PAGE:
Lulu Wang on family dramedy The Farewell
Lulu Wang, indie rising star and director of The Farewell, talks about her personal journey behind the scenes of the film
Lulu Wang is having a hell of a year. At Sundance in Utah, she debuted her sophomore film, The Farewell, to rapturous acclaim. At Sundance London, the film won the Audience Award (quite right, too). And when The Farewell opened in the US, under the prestigious A24 distribution banner, it had one of the highest opening weekend theatre averages of all time – almost $90,000 per theatre.
Yet, for all the buzz surrounding this breakthrough talent, the film for which she has been anointed a bright new star in the indie world is remarkably low-key and deeply personal. A retelling of Wang’s own experiences, it stars Awkwafina as Billi, a Chinese-American whose family is coming together in China for a wedding. But it is actually a ruse. The matriarch of the family, Nai Nai, has terminal lung cancer and has not been informed of her diagnosis. The wedding is an excuse for the family to see her again without alerting her to her illness until it can’t be hidden anymore.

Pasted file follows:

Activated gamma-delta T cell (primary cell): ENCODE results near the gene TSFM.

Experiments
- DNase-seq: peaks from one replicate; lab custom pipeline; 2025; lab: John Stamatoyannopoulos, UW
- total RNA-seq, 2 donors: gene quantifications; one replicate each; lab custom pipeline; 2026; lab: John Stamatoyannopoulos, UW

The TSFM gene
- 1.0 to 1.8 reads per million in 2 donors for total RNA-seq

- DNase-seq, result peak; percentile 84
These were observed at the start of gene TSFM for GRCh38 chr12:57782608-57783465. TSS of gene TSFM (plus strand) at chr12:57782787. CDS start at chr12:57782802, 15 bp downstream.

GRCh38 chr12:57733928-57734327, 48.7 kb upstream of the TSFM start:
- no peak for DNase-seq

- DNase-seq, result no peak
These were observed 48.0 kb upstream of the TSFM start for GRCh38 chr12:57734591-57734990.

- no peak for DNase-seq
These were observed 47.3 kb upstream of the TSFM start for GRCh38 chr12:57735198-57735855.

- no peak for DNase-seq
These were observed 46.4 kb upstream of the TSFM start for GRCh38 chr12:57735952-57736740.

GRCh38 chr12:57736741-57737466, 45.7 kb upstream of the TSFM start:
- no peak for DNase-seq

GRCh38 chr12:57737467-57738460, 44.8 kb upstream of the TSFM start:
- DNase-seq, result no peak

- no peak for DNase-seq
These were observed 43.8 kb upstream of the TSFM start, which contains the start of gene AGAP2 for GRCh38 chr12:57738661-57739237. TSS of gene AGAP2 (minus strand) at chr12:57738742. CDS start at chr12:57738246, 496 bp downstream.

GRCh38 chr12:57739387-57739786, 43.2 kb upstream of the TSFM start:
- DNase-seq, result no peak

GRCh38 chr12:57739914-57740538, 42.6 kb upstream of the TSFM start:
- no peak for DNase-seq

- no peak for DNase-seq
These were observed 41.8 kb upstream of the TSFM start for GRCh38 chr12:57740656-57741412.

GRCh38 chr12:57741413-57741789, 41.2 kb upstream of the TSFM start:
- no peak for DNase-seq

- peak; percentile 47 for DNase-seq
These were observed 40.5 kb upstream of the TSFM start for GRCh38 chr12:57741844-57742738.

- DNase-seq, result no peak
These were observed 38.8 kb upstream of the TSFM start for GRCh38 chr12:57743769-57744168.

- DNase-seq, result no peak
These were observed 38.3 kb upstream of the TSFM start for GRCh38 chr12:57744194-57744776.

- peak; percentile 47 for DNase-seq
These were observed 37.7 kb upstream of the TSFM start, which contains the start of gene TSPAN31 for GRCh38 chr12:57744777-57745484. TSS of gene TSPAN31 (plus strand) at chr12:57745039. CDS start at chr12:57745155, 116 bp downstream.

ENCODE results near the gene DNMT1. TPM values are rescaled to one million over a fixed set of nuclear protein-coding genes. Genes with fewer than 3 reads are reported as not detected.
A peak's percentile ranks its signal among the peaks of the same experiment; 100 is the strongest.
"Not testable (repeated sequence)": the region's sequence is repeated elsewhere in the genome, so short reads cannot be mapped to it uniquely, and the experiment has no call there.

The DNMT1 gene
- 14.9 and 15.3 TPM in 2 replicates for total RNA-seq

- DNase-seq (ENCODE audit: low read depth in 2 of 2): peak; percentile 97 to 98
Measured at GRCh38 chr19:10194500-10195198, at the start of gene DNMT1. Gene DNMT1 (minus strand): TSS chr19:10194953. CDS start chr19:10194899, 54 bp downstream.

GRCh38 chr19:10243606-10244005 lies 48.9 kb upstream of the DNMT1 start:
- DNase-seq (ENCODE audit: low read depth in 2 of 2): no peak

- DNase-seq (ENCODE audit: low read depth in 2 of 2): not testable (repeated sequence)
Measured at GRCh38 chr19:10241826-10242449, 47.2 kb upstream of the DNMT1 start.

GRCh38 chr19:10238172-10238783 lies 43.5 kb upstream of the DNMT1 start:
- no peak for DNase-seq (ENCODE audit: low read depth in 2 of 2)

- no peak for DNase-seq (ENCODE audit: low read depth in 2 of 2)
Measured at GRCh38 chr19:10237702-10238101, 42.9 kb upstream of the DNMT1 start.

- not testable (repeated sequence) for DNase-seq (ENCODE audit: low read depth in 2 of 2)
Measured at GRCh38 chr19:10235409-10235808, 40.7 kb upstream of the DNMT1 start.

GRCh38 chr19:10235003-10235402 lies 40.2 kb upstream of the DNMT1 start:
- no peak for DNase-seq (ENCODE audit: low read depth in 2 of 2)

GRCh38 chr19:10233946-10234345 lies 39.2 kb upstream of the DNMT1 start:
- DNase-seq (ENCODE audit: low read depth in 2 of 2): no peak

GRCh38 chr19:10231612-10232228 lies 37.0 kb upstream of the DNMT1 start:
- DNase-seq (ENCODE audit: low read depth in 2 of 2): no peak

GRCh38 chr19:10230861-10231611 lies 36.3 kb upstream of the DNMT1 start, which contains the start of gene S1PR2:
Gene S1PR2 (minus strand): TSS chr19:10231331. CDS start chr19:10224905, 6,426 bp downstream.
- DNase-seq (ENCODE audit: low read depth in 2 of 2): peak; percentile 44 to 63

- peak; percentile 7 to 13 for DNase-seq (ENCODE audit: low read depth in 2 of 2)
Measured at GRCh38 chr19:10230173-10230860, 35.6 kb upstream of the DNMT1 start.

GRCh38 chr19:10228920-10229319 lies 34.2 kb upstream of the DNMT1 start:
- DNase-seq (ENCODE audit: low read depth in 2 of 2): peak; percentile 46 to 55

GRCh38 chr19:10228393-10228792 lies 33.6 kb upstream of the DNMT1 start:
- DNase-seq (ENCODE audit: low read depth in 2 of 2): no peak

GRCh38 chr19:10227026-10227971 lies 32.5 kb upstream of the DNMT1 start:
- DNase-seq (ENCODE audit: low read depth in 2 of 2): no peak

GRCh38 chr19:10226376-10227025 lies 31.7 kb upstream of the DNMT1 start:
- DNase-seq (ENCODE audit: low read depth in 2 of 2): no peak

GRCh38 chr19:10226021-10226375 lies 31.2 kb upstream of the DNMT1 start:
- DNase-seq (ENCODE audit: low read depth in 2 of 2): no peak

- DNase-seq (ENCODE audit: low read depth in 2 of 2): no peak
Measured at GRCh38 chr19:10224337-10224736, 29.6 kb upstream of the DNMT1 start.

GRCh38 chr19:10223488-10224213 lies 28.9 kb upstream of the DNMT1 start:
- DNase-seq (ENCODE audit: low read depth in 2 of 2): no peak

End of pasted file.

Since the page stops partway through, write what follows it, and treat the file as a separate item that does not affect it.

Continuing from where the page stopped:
At Sundance London, The Skinny met up with Wang to get deeper into the making of the movie.
The Skinny: Just to begin, how much of the film is autobiographical?
Lulu Wang: I think the plot is where it’s the least loyal to the facts. Where I really stand true to what happened are the emotions, the dynamics between family members, and in the experience of it.
Are those family members all based on real people?
Yeah, they are.
Because there’s such a charming specificity to them all, was it challenging extracting those details from real life and putting them onscreen so that it works both as a film and is true to life?
It was definitely challenging because you can’t ever really capture somebody in their full experience. There’s just not enough time with that many characters, so I did have to distil them down to what was essential and what was important for the movie. For example, my father was a diplomat in the Soviet Union and speaks fluent Russian. Both he and the actor who played him [Tzi Ma] really wanted to put that in the movie. But there’s just no place for it. A movie is like a web and you have to figure out where the centre is. You try as much as you can to spread that web and go as wide as you can, but there are limitations. And that’s also what makes a film beautiful: you keep it focused. I’m not doing a biopic, you know?
Zhao Shuzhen is incredible, and according to IMDb, she has no previous screen credits. Where did you find her?
Well, IMDb, as far as I know, is a very Western thing. She’s actually very established in China. She’s a very well-known soap opera actress, and she’s been on television a lot. I had been casting actresses to play that role for a while. We were in parks scouting non-actors all over the city, trying to talk to strangers, until I saw some of Zhao’s work. Immediately I knew she was the one. There was just a universality to her warmth and the way that she looked that I knew would be iconic. I needed somebody who felt like an iconic grandmother.